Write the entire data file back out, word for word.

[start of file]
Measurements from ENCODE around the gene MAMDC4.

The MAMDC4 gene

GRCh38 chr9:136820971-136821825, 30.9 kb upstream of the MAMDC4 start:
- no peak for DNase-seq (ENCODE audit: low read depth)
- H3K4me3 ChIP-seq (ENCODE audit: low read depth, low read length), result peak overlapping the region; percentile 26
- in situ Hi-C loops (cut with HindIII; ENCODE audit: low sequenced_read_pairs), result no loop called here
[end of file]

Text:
Measurements from ENCODE around the gene MAMDC4.

The MAMDC4 gene

GRCh38 chr9:136820971-136821825, 30.9 kb upstream of the MAMDC4 start:
- no peak for DNase-seq (ENCODE audit: low read depth)
- H3K4me3 ChIP-seq (ENCODE audit: low read depth, low read length), result peak overlapping the region; percentile 26
- in situ Hi-C loops (cut with HindIII; ENCODE audit: low sequenced_read_pairs), result no loop called here